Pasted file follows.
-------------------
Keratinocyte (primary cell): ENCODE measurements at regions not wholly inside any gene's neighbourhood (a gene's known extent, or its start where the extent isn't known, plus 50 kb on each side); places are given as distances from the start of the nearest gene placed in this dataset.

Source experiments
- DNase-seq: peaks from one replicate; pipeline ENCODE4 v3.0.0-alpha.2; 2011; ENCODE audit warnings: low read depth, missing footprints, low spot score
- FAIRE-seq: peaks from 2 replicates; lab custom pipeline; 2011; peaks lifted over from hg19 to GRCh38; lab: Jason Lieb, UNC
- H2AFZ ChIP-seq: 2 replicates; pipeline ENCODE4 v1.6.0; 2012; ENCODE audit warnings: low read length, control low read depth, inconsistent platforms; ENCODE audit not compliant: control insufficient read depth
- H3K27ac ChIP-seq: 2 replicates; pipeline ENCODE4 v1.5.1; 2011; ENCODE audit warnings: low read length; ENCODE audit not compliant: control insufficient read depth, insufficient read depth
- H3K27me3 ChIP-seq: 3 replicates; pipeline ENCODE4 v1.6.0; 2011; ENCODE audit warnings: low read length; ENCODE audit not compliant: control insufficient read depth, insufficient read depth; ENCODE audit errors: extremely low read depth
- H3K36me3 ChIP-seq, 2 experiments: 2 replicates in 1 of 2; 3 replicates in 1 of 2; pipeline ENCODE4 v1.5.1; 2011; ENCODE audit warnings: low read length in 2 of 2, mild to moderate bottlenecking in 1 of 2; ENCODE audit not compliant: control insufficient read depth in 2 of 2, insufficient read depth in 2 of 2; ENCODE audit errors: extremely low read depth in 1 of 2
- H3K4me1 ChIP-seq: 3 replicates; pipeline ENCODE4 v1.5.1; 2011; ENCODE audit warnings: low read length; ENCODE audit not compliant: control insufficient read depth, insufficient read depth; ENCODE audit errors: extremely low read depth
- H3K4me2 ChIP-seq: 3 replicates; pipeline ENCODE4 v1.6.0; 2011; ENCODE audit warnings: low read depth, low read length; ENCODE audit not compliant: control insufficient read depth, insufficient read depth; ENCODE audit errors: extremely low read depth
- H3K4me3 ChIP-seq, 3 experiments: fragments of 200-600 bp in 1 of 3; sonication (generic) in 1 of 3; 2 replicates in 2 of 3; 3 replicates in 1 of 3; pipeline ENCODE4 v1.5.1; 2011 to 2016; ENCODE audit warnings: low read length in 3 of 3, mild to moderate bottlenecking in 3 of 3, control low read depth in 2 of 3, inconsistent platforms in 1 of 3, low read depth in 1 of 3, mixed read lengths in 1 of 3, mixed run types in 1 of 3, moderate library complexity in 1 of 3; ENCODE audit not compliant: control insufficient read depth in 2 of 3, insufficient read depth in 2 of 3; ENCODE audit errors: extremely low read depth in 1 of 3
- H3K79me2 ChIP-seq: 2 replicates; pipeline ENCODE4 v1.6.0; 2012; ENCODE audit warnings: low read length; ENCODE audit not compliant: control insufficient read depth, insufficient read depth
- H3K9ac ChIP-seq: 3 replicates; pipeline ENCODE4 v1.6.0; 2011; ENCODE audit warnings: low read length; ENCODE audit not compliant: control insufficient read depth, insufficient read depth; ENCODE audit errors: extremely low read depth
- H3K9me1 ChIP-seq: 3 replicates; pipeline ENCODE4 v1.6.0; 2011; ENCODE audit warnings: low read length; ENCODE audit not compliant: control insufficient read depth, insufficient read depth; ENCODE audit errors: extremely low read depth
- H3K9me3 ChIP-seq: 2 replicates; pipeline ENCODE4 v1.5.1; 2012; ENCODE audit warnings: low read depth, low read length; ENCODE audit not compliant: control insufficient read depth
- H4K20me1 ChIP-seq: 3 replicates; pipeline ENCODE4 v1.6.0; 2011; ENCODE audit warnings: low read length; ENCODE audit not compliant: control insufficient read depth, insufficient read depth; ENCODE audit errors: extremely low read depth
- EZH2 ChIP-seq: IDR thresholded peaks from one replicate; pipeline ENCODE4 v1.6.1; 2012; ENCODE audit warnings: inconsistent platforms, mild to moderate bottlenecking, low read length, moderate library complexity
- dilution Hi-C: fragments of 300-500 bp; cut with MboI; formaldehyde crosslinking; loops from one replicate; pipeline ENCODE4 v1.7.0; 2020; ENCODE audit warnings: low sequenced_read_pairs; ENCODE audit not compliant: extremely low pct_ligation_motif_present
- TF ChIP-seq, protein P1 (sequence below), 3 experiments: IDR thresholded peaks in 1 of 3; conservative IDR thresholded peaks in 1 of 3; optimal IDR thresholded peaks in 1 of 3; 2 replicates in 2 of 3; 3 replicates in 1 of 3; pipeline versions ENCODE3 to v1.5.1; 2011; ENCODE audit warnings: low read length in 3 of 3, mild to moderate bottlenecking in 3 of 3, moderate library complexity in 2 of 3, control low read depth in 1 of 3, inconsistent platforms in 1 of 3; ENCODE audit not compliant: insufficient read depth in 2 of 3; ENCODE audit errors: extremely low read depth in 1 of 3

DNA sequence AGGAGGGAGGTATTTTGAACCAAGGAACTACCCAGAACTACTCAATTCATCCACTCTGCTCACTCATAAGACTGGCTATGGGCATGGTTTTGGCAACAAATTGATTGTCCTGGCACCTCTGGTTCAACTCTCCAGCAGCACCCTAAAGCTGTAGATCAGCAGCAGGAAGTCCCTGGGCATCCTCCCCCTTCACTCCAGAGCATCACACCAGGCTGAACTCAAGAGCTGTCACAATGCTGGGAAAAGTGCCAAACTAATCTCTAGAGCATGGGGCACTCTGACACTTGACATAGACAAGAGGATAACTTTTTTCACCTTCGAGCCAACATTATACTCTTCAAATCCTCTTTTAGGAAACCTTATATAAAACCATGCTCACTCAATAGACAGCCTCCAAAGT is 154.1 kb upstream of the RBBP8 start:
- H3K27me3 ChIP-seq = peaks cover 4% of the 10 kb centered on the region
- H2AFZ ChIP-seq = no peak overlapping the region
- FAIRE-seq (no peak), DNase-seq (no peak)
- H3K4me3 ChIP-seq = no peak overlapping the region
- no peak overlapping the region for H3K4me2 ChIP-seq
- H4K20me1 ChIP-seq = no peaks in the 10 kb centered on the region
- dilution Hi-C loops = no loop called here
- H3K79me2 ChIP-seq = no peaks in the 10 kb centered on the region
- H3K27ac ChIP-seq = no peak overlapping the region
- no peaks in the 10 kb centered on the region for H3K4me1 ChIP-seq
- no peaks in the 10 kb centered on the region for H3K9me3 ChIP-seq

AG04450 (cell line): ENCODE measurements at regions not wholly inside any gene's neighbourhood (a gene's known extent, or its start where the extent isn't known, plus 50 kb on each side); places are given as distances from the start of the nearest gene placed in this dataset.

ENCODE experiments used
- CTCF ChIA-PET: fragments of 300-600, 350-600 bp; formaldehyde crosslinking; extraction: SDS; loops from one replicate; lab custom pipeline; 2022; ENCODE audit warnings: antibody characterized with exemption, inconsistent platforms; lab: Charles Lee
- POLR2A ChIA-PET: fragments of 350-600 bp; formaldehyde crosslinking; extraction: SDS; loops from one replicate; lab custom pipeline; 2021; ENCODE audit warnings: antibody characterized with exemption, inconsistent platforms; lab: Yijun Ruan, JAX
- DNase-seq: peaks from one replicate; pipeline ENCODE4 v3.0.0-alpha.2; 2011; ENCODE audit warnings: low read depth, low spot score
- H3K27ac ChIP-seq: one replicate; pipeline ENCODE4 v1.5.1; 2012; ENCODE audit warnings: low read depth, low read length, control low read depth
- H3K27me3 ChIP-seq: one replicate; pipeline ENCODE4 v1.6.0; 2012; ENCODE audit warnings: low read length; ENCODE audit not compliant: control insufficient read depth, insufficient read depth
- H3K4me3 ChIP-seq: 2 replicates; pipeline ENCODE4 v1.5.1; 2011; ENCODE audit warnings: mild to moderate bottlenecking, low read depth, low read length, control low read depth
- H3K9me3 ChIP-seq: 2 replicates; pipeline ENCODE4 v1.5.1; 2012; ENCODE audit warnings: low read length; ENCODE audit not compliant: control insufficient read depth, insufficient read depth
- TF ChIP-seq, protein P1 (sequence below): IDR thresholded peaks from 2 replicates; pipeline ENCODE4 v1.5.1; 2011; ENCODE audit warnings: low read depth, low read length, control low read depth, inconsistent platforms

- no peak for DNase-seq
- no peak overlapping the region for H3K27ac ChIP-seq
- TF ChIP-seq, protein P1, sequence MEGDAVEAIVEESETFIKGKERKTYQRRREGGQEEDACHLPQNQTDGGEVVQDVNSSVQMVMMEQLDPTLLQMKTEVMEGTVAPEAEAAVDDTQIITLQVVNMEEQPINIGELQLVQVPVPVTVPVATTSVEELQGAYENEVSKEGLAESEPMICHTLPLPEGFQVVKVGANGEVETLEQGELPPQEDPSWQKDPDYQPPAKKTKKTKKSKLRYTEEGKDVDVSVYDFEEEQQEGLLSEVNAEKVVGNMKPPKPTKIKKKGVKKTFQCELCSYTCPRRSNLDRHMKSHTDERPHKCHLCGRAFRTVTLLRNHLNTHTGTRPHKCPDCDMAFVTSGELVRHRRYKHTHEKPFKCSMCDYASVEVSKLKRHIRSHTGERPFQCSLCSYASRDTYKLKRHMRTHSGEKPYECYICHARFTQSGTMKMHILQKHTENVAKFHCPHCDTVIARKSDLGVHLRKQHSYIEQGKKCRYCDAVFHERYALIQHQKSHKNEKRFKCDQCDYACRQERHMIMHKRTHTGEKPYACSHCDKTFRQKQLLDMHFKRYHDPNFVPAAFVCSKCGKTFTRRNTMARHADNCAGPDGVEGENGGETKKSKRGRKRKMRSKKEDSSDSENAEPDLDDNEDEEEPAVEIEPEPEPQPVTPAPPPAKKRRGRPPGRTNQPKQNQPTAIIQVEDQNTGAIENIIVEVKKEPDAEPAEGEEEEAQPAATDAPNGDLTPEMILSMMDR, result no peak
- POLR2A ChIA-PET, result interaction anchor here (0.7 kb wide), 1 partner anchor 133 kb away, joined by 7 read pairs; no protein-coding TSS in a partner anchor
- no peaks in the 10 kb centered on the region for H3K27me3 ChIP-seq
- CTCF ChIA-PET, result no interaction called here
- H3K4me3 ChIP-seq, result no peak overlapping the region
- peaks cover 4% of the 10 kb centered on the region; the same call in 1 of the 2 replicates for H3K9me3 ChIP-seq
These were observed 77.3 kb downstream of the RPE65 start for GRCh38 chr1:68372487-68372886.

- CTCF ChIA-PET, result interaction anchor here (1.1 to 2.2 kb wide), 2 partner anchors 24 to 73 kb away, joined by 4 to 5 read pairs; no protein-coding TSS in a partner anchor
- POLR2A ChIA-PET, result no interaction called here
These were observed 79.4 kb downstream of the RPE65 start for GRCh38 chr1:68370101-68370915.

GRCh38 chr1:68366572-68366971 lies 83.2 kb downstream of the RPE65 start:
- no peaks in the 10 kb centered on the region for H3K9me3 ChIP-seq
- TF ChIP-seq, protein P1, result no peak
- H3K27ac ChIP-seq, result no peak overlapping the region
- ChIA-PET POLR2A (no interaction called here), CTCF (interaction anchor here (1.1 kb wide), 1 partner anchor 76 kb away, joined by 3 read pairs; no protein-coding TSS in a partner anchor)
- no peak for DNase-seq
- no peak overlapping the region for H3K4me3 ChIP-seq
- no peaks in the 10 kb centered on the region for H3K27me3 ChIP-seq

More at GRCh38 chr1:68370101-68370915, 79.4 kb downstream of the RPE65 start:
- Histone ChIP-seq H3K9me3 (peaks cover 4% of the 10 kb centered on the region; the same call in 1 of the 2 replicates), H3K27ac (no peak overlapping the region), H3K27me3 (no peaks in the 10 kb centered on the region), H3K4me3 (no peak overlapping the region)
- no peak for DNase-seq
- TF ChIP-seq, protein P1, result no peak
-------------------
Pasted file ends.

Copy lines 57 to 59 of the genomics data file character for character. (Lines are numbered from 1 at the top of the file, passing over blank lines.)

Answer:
- H3K27ac ChIP-seq, result no peak overlapping the region
- ChIA-PET POLR2A (no interaction called here), CTCF (interaction anchor here (1.1 kb wide), 1 partner anchor 76 kb away, joined by 3 read pairs; no protein-coding TSS in a partner anchor)
- no peak for DNase-seq